Nearly seven months after the fall of the Western-backed Ashraf Ghani government and the shocking takeover of Afghanistan by the Taliban, the militant group continues to transform the country into a living hell for members of the LGBTQ+ community who do not conform to rigid gender and religious norms. It is pertinent to note that homosexuality was already illegal under the previous regime, however, the community still fared better when compared to today.
The 43-page Human Rights Watch report titled ‘Even If You Go to the Skies, We’ll Find You: LGBT People in Afghanistan After the Taliban Takeover’, makes these observations based on the interviews of 60 queer Afghans in late 2021. While most were still living in Afghanistan, a few had escaped to nearby countries. As per the report, there are clear evidences of the Taliban’s brutality against the LGBTQ+ community as members continue to receive death threats, and be subject to physical and mental torture, and sexual harassment.
Bilal, an Afghan citizen who identifies as gay, revealed to the Quint, “They (the Taliban) beat me up with power cables and threw cold water on me and passed electricity through it. These burns you are seeing are because of this. I passed out (from the) pain.”
Ever since the revival of the Taliban 2.0 in August 2021, the war-torn state of Afghanistan has witnessed a spike in attacks against the LGBTQ+ community, religions and ethnic minorities, and women. There are numerous reports revealing that the Taliban cadres have conducted house to house searches, detained activists, tortured dissidents and crushed the voices of the common Afghans in order to establish Sharia Law, much to the dismay of the West.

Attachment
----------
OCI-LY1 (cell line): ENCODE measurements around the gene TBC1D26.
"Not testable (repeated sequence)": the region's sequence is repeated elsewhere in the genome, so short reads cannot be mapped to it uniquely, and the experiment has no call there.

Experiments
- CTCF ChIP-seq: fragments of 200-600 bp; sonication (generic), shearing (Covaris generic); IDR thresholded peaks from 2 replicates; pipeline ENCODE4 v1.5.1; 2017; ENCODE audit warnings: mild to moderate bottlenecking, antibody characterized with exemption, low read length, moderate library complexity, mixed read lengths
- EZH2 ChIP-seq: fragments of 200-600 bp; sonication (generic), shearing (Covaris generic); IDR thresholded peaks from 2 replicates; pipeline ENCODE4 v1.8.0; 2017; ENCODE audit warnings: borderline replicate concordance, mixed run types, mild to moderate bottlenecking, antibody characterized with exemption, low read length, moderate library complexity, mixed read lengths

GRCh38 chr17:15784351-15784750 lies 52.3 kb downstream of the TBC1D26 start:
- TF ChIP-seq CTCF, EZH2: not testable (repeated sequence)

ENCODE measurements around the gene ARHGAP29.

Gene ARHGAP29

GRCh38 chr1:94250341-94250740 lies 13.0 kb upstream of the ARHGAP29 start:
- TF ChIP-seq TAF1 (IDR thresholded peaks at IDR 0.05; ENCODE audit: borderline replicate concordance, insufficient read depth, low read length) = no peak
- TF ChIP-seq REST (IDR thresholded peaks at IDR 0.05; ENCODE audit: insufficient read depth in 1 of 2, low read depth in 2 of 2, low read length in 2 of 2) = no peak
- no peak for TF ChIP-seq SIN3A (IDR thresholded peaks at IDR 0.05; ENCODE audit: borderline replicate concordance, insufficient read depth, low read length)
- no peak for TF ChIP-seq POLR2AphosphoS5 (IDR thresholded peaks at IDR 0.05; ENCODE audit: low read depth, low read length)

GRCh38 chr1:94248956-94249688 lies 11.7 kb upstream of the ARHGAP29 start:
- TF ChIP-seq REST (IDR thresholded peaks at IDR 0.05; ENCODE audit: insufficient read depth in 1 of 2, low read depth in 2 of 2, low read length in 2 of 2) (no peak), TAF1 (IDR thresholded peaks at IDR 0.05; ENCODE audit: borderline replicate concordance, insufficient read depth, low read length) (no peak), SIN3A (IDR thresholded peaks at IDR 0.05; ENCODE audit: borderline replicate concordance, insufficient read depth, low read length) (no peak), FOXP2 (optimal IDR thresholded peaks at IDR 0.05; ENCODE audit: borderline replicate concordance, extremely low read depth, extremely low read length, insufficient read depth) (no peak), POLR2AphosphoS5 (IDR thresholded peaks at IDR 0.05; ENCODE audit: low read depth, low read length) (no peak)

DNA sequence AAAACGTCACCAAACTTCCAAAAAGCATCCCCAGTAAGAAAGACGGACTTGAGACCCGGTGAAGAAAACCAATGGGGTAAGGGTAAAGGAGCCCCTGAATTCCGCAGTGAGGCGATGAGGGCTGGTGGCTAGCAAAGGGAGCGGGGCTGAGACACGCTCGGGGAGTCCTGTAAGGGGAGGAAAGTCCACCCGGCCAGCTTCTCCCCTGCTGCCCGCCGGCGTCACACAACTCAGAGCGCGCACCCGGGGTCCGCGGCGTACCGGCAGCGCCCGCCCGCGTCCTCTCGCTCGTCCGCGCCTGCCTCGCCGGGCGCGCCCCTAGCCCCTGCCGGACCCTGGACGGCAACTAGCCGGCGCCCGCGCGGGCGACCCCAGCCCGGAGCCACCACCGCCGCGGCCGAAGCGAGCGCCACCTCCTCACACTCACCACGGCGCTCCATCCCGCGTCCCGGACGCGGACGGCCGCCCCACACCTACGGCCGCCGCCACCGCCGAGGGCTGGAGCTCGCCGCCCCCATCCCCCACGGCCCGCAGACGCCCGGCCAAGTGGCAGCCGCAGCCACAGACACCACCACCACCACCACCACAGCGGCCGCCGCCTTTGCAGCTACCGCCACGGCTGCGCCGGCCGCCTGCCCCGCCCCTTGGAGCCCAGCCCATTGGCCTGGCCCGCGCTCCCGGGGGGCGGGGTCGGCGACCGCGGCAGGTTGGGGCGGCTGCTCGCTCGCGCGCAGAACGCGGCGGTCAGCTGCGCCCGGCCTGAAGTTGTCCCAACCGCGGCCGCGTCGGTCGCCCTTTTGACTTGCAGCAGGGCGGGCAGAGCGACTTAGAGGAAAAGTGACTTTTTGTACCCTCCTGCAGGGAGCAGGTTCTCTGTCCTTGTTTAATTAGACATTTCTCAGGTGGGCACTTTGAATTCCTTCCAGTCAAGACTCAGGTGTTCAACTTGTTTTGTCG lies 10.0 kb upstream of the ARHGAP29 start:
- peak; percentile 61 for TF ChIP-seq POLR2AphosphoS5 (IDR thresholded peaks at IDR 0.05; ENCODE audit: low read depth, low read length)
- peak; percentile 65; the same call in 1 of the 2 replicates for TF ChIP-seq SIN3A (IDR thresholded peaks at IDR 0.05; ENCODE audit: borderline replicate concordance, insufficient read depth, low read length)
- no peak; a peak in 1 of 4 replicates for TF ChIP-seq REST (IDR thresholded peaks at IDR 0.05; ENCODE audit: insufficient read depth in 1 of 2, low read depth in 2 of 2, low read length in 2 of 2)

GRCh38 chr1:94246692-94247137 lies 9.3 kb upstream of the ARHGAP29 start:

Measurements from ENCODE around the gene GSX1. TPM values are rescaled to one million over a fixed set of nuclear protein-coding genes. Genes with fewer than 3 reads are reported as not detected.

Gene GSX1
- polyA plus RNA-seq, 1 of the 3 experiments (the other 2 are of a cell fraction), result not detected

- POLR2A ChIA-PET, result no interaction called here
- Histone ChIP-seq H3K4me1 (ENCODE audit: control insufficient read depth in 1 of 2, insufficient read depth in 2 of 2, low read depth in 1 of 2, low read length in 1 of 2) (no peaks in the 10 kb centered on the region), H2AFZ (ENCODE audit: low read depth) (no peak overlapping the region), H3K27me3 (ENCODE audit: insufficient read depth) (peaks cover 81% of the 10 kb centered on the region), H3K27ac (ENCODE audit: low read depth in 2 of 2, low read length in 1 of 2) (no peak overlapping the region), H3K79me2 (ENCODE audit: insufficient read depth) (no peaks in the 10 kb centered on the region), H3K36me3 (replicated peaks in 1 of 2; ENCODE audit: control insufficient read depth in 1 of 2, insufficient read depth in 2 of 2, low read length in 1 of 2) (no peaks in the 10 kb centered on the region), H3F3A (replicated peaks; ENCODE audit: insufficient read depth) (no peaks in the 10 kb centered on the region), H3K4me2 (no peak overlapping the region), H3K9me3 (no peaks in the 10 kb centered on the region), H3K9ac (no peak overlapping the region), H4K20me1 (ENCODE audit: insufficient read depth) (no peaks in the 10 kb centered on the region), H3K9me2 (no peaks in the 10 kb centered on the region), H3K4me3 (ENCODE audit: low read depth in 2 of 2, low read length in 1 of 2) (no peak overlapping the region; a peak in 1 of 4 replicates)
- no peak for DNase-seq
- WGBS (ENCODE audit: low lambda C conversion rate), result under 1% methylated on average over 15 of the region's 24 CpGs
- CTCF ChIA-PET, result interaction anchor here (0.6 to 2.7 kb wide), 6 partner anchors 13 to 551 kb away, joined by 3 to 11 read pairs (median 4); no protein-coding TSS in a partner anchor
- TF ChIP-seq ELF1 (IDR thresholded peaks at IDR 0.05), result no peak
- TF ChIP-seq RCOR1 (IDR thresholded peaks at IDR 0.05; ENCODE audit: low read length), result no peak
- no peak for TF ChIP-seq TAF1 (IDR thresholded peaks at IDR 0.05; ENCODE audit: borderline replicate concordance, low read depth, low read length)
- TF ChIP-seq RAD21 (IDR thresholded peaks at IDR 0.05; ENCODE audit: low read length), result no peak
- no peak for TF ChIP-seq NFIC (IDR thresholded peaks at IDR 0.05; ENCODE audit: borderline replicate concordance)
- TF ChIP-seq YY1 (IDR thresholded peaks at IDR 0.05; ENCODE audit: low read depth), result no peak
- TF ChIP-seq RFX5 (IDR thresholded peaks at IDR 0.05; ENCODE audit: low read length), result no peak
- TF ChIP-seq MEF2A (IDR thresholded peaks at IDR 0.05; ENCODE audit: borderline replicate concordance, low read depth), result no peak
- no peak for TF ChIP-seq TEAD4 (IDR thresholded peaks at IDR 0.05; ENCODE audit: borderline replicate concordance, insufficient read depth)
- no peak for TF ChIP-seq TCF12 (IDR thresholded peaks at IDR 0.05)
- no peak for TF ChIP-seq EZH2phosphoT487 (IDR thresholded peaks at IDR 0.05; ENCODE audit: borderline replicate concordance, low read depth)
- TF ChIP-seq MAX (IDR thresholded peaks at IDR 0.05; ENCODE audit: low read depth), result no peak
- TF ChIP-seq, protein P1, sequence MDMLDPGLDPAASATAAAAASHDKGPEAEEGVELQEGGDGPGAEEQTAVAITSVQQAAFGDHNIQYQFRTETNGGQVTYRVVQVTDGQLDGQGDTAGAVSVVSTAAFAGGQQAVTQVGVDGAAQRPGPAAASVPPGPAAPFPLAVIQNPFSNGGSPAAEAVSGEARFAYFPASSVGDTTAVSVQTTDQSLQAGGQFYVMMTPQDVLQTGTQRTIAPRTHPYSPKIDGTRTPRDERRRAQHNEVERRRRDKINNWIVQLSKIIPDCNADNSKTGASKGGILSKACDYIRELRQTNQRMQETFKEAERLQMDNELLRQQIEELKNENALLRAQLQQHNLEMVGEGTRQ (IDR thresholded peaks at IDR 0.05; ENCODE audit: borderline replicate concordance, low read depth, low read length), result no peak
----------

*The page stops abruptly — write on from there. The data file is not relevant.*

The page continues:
As per the HRW report, there are a myriad of reports that attest that Taliban fighters stop individuals at checkpoints for not conforming to gender norms, or for being too “Western”. Private messages on cell phones are checked for proof of gender orientation, as quoted by DW.
Instances of sexual assaults, rapes, and death threats have become regular for those belonging to the community. The Taliban, on the other hand, has not received international legitimacy as Kabul’s government, and faces a bleak future. In the eyes of the international arena audience, instances like these would continue to widen the distance between the so-called Islamic Republic of Afghanistan and the West.